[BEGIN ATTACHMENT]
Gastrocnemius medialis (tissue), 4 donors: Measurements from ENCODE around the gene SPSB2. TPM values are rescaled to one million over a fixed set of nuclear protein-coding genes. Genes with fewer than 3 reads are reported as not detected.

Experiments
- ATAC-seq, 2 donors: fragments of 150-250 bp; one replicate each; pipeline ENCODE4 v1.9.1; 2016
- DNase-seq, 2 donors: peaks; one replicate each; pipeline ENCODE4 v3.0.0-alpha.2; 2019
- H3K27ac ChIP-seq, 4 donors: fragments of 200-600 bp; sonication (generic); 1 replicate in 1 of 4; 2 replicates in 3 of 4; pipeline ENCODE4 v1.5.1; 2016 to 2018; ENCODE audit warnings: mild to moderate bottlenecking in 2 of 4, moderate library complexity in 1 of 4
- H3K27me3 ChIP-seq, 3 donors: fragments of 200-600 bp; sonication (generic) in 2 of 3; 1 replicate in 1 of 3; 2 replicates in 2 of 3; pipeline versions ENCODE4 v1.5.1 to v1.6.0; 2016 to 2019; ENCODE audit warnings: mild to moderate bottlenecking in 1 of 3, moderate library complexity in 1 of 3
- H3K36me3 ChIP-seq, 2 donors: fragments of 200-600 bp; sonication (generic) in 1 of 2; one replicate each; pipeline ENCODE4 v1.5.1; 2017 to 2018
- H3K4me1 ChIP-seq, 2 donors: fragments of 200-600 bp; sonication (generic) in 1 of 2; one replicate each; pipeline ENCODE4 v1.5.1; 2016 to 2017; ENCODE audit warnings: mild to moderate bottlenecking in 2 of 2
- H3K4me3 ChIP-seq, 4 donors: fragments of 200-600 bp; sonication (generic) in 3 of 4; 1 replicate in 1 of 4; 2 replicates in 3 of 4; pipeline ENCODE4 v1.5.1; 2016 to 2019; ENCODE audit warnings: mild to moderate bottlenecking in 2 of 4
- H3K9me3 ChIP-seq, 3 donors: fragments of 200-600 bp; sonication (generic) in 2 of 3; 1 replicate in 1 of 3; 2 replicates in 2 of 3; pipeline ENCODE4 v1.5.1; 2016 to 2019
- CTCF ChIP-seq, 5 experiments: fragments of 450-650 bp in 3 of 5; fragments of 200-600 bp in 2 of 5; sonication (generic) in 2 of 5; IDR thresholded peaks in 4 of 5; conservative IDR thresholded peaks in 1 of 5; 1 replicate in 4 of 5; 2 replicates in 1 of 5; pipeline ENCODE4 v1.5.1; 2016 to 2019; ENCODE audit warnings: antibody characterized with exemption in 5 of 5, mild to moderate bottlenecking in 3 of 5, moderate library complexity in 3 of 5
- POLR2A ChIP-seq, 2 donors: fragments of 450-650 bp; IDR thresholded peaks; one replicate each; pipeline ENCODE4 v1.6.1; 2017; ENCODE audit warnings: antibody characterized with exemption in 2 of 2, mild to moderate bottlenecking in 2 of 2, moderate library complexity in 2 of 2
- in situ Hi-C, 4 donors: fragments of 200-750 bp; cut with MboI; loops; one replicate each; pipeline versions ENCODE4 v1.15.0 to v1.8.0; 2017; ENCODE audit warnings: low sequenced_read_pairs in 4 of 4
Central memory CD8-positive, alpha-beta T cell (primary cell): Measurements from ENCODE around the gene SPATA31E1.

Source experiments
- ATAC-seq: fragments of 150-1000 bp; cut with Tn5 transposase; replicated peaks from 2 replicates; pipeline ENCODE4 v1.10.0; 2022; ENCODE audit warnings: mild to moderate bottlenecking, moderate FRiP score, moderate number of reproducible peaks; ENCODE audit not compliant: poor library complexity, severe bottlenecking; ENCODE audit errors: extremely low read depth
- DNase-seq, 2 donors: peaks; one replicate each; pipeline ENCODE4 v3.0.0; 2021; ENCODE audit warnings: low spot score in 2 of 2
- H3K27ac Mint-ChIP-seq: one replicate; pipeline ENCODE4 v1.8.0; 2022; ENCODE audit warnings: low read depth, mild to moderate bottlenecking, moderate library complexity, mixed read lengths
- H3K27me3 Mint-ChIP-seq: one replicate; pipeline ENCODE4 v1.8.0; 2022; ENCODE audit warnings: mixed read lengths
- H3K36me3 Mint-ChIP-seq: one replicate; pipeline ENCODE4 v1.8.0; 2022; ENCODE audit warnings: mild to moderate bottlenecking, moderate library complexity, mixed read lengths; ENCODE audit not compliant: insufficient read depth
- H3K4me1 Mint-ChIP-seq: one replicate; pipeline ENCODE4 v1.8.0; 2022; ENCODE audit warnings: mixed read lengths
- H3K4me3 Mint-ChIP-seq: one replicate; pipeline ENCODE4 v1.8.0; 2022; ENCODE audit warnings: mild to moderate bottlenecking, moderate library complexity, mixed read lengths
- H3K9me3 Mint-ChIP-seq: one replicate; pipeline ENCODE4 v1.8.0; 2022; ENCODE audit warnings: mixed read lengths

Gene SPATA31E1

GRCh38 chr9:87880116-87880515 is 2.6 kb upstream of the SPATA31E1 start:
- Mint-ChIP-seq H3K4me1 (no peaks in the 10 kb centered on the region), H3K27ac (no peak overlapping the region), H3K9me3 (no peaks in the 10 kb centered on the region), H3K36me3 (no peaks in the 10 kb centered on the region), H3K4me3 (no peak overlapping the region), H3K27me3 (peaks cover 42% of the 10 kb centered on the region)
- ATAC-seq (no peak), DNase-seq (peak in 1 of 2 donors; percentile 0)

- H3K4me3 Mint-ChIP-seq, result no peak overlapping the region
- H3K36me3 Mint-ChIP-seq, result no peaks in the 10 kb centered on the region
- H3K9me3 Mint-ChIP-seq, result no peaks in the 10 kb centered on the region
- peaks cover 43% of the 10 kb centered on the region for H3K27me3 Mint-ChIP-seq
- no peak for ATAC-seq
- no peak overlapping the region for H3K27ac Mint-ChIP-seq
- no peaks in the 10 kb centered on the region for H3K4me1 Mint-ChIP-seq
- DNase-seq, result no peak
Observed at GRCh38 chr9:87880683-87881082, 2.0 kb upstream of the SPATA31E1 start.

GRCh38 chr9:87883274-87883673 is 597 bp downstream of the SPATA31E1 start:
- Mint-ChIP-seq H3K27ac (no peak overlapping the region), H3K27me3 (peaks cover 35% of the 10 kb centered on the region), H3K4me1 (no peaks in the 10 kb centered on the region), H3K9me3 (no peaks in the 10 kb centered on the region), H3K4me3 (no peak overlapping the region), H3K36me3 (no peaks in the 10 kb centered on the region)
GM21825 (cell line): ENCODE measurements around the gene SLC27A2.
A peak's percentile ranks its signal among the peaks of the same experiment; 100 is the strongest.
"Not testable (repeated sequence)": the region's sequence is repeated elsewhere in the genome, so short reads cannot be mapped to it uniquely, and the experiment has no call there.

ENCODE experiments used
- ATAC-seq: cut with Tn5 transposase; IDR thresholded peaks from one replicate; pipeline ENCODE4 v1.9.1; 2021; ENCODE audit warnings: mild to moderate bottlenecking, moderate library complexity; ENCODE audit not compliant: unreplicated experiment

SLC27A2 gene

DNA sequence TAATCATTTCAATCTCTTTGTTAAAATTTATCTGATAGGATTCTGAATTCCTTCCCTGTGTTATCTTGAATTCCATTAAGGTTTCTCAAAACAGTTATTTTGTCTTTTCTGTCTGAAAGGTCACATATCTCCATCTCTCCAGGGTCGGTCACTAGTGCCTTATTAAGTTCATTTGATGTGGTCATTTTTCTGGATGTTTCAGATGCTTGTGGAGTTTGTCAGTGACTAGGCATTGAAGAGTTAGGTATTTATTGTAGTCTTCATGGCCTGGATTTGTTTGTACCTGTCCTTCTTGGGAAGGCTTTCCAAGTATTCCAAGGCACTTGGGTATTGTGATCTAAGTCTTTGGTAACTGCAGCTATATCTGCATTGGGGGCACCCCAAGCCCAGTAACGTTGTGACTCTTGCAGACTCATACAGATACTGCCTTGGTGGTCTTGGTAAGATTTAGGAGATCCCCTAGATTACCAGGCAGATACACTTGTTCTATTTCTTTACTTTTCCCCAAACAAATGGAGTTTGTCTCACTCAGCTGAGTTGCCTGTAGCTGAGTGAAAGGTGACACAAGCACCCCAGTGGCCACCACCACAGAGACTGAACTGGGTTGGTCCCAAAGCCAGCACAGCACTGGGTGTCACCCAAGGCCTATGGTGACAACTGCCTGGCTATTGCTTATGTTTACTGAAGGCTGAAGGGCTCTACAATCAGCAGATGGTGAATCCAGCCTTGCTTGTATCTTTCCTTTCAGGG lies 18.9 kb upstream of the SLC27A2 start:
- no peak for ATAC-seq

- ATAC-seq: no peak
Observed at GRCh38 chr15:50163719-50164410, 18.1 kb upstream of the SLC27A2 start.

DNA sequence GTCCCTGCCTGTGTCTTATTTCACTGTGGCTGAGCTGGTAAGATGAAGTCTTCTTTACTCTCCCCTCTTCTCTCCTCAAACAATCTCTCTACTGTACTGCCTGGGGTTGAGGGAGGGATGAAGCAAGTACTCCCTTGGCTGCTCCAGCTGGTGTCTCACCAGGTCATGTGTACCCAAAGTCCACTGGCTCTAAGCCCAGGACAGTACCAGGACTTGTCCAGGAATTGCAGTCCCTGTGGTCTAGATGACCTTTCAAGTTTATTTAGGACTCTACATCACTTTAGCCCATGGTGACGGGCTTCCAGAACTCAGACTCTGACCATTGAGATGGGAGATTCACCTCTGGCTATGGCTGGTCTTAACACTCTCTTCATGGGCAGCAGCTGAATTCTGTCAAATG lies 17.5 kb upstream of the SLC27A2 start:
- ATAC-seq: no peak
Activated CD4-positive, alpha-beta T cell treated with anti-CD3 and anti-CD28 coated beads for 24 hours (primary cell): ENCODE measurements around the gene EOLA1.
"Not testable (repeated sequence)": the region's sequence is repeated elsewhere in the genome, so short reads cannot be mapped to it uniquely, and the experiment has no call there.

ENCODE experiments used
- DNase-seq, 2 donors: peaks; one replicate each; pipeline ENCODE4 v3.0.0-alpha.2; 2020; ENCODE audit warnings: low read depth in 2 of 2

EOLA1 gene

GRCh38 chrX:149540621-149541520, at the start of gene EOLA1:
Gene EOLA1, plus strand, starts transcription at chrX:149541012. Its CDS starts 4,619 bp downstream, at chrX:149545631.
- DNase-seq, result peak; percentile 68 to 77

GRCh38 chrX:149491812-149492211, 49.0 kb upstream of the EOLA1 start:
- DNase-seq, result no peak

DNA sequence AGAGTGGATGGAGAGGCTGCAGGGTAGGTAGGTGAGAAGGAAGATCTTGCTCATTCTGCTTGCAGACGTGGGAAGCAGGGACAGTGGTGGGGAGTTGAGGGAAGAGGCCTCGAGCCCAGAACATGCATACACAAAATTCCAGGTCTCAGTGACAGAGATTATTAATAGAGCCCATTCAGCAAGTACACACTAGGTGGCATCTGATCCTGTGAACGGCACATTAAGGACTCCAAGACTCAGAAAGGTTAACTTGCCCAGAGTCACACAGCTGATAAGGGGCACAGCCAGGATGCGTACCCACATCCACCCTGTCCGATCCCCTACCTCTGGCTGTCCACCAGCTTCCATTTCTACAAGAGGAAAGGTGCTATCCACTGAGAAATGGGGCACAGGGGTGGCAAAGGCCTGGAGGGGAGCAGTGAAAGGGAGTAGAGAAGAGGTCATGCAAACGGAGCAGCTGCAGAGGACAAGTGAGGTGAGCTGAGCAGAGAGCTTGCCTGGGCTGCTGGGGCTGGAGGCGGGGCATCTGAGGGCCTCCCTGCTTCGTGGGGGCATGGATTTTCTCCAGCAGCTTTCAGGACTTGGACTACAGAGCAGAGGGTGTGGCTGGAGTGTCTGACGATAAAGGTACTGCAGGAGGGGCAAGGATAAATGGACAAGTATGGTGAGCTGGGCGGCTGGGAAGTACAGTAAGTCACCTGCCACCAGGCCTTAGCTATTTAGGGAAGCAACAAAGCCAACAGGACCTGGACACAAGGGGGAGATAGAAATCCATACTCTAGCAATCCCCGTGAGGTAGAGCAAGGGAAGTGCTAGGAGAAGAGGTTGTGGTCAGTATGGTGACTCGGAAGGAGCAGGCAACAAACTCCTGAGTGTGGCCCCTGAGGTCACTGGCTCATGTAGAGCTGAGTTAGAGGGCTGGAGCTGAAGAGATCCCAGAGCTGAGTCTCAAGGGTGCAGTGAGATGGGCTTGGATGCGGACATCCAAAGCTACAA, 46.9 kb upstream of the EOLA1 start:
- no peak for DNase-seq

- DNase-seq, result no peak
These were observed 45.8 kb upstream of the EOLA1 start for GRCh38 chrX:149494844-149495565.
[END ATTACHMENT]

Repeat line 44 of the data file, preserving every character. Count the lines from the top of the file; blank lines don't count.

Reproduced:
SLC27A2 gene